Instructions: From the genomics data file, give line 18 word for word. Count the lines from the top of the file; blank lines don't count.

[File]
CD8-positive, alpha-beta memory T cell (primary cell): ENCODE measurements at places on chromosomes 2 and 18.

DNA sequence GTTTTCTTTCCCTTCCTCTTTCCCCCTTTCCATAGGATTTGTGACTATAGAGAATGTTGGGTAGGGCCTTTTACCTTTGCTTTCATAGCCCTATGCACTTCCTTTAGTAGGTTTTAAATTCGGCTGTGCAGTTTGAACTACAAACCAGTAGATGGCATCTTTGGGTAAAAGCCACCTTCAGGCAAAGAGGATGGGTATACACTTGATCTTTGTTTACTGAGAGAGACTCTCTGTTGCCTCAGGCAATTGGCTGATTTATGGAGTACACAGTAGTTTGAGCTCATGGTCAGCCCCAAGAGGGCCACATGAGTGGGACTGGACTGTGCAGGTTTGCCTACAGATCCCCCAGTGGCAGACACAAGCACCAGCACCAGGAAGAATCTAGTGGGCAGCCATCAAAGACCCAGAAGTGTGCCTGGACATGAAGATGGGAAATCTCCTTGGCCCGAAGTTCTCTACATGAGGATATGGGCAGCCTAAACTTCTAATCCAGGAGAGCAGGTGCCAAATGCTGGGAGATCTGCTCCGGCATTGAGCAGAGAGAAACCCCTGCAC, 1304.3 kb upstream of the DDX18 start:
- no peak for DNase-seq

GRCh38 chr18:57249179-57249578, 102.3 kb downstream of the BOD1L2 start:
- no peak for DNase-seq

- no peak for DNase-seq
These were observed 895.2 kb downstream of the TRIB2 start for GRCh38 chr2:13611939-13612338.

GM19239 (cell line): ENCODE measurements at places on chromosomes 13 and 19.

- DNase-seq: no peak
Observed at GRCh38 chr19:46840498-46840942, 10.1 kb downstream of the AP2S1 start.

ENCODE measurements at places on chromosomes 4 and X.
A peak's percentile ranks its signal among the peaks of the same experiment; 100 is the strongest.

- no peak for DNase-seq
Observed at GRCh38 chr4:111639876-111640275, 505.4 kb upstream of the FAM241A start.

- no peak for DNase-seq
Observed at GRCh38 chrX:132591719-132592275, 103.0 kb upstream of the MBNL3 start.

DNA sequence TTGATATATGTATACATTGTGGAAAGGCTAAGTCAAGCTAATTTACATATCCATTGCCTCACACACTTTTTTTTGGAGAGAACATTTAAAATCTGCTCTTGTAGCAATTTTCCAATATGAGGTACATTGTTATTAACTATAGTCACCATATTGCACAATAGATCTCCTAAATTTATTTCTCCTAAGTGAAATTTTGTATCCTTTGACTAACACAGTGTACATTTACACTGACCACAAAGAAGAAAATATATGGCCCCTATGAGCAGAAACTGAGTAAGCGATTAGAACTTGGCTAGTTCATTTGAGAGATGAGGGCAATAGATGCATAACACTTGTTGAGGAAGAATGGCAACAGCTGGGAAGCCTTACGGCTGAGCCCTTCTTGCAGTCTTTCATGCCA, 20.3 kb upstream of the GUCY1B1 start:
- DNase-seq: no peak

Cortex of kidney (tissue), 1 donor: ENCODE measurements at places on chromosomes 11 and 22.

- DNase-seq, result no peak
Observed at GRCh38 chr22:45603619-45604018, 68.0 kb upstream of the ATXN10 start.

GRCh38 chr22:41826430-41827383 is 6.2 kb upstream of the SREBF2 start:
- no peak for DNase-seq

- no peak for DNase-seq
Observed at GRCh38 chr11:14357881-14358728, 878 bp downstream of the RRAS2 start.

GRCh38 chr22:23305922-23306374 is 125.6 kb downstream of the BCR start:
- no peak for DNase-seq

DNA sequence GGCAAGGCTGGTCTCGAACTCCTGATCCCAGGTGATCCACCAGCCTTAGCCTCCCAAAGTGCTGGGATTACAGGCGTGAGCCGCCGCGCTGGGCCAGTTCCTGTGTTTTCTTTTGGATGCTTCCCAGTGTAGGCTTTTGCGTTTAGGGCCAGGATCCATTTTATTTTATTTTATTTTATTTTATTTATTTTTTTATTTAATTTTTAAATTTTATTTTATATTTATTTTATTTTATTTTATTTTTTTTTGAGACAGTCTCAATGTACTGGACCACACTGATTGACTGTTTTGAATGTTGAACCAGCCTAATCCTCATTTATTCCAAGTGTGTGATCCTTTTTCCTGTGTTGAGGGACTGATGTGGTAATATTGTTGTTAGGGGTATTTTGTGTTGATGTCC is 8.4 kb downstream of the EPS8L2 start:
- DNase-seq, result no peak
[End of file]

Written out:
- DNase-seq: no peak